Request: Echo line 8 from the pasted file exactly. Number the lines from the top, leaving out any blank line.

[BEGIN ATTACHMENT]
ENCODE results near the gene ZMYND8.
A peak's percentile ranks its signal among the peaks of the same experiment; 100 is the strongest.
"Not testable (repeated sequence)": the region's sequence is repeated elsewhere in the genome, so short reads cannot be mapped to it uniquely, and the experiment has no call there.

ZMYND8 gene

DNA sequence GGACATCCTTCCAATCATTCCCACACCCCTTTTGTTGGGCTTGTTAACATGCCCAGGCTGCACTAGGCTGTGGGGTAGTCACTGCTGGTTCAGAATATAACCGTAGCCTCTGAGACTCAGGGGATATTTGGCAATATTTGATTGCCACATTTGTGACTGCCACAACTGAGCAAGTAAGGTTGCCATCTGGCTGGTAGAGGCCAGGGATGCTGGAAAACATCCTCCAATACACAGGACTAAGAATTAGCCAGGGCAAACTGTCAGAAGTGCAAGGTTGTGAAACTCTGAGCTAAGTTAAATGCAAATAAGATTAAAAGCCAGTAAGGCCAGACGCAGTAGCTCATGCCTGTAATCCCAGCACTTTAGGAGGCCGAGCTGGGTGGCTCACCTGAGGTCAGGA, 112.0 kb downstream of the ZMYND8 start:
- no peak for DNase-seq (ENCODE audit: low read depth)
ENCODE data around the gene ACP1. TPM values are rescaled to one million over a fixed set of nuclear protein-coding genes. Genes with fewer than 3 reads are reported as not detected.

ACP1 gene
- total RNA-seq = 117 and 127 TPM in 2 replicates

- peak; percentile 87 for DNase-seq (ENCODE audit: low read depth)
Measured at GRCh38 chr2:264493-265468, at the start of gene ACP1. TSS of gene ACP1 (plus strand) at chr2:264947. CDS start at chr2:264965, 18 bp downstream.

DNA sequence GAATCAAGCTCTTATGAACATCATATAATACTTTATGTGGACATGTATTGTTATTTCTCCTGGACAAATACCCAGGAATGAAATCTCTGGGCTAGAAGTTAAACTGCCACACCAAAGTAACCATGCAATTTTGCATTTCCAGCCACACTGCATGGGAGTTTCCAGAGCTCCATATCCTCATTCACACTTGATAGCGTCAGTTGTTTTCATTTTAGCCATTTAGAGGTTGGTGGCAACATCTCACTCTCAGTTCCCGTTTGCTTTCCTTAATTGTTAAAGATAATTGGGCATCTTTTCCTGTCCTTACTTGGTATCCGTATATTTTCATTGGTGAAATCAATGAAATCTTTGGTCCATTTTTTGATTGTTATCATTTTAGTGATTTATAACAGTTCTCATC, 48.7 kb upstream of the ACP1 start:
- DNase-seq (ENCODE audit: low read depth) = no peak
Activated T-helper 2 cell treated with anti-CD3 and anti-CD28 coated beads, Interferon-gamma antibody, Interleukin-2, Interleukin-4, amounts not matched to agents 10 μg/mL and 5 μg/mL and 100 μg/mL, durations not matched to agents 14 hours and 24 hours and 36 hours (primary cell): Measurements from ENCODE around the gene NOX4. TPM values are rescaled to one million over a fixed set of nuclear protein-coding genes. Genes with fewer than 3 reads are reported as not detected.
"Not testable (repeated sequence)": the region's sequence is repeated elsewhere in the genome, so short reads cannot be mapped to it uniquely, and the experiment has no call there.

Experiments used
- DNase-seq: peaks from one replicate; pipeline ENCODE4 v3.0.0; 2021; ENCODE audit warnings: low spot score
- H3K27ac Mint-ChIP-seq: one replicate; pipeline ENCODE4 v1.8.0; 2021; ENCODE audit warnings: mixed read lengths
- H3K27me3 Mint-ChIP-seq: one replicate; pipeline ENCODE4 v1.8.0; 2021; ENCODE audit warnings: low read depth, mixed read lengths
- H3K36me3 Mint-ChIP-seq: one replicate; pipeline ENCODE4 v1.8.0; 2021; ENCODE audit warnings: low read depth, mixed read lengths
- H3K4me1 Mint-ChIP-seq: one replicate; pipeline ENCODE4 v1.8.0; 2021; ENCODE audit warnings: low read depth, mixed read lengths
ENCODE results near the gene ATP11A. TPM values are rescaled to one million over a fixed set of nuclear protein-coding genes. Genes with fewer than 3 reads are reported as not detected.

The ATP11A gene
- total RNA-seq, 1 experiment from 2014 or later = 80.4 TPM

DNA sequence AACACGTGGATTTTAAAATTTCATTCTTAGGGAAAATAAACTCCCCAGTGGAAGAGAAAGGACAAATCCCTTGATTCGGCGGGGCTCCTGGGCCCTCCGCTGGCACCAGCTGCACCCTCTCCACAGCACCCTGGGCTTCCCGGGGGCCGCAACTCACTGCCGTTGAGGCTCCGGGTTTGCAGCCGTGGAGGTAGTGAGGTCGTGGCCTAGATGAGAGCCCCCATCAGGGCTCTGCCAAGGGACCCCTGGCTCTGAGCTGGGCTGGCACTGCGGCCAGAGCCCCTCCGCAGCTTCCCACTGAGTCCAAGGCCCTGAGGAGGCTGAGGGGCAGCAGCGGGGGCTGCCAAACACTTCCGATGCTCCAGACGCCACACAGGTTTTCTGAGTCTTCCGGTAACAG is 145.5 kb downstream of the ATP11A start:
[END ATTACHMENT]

ACP1 gene